it is the paying back of the excess paid tax, with respect to taxable income, that is being discussed.
     
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  13. Zaxon

    Zaxon The voice of reason

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    Basilio, every post you've directed to me, which started today, has been bullying and belittling. Welcome to my ignore list. You're my first and only.
     
  14. sptrawler

    sptrawler

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    What like a Government pension?
     
  15. Smurf1976

    Smurf1976

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    To clarify what I'm saying:

    My concerns are in relation to what I'll call "ordinary workers" in that their income, taken over their working life thus far, hasn't been an order of magnitude greater than normal. So they're not bank CEO's and they're not internationally famous celebrities and so on. Normal people in normal jobs etc.

    Depending on when you were born, superannuation is preserved until age 60. As such, it is an ineffective investment vehicle for money you may want to access prior to this time.

    Some people will thus choose to save and invest outside of super in addition to having compulsory super. This maybe because they believe there's a credible chance they'll be forced to retire early due to whatever reasons or simply because they want to.

    Regardless of their motive they are investing money they have already worked to receive, have paid the full rate of income tax on and they will also be paying income tax at their marginal rate on whatever income those investments produce whilst they are working. Plus any realised capital gains will also be taxed.

    In doing so they will have excluded themselves from receiving the dole should they at any time be unemployed. Much the same with various other things.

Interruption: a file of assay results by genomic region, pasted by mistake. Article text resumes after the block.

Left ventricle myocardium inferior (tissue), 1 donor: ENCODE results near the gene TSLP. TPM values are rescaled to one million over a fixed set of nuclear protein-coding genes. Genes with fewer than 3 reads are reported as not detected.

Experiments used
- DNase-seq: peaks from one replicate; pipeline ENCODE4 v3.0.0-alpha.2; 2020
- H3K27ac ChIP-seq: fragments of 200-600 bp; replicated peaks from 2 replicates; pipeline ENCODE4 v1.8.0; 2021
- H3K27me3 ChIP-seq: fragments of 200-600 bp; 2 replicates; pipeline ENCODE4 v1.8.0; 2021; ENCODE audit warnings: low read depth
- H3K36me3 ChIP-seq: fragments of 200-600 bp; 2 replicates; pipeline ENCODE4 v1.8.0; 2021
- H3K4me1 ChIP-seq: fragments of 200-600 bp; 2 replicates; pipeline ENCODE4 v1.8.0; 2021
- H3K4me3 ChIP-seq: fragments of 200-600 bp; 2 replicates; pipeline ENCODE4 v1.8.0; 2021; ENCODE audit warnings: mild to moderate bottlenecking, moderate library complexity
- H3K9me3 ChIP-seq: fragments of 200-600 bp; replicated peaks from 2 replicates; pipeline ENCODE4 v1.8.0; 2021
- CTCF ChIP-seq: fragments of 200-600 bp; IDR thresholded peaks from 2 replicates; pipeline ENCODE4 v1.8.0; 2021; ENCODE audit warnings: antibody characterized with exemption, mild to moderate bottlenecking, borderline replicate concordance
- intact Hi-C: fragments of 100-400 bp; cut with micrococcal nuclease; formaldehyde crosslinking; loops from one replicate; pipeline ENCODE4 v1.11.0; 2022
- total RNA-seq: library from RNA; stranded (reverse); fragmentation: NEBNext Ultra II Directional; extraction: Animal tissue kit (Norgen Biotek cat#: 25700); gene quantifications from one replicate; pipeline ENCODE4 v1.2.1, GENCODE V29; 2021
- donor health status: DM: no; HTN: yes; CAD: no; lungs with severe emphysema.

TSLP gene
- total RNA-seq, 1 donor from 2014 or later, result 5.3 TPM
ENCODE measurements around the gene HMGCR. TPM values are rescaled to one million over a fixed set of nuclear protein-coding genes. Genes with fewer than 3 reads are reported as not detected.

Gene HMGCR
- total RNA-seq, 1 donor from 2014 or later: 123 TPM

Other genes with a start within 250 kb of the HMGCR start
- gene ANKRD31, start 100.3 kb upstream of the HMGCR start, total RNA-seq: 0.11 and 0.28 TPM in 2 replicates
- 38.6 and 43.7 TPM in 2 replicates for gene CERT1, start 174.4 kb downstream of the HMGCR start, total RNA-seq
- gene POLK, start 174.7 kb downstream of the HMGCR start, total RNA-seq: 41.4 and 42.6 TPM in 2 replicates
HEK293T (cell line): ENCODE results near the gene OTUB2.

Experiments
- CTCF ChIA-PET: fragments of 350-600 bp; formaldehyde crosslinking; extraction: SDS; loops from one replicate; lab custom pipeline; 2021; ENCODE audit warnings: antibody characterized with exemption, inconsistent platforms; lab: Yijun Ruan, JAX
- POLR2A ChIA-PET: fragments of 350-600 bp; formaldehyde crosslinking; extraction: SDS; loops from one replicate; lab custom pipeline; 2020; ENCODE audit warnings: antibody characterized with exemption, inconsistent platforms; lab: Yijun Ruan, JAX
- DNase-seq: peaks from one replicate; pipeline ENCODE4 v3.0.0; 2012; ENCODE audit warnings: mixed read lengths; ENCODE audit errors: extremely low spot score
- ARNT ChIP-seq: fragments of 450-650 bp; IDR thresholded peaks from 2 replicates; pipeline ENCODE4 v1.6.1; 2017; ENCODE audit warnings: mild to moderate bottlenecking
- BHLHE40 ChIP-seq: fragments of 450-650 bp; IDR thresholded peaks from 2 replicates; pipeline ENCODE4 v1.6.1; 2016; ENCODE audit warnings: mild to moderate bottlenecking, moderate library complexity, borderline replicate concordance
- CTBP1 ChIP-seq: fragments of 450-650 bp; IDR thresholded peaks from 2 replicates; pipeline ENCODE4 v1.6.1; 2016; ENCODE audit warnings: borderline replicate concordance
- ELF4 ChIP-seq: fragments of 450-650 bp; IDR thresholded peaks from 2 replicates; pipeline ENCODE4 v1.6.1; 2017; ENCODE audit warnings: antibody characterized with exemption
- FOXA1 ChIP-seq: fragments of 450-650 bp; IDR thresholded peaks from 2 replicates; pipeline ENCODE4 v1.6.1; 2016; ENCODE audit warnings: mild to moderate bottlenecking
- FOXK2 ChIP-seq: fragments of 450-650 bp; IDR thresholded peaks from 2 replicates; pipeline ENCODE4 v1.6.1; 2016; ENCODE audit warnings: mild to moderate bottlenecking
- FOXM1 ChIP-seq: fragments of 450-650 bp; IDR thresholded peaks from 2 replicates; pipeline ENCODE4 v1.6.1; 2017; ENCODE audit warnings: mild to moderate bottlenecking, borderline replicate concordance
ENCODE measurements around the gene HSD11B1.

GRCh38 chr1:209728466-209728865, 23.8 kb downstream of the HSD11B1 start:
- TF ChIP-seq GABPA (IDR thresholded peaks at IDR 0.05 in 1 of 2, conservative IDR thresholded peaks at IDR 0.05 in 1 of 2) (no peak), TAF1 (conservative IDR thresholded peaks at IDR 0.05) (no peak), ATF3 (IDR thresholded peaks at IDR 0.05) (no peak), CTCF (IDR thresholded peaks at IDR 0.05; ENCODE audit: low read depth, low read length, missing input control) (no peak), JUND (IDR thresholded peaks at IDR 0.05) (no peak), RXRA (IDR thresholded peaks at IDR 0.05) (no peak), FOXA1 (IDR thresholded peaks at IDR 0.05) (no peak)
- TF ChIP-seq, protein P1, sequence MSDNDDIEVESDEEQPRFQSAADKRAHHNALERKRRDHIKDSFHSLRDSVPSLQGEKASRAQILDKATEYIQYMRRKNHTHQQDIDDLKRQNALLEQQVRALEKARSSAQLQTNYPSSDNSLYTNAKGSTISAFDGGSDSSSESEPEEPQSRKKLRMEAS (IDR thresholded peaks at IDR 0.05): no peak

Now if such a person does find themselves retired at age 53 for whatever reason and has zero income other than from their investments, which they bought with money that was already taxed, then to me it seems incredibly harsh to then tax the income of those investments at the company tax rate (30%) rather than at the individual's normal income tax rate.

    From a purely personal perspective Labor's proposal has no immediate impact. I do however have investments outside super for the reasons I've mentioned. I've seen far too many people, of varying backgrounds and both genders, thrown on the unemployment scrap heap in their 50's to think it couldn't happen to me. Anyone who thinks they're bulletproof hasn't seen a recession.

    Now if I did find myself needing to rely on my investments with no other income well suffice to say I could sure do without being heavily taxed at that time. I've already paid tax on the money invested, I'm already paying more tax because I've chosen to invest it rather than spend it and I've already done myself out of any potential welfare payments. The prospect of paying company tax rates on what's left, in the event life takes a turn for the worse and I really do have no other income, seems totally unreasonable given that in any other situation normal rates of income tax would apply to the same level of income.

    As someone who has always sought to be financially self-sufficient and to not become reliant on welfare, and I include the aged pension in that, this policy looks awfully like it's motivated by politics and punishment rather than any rational thinking.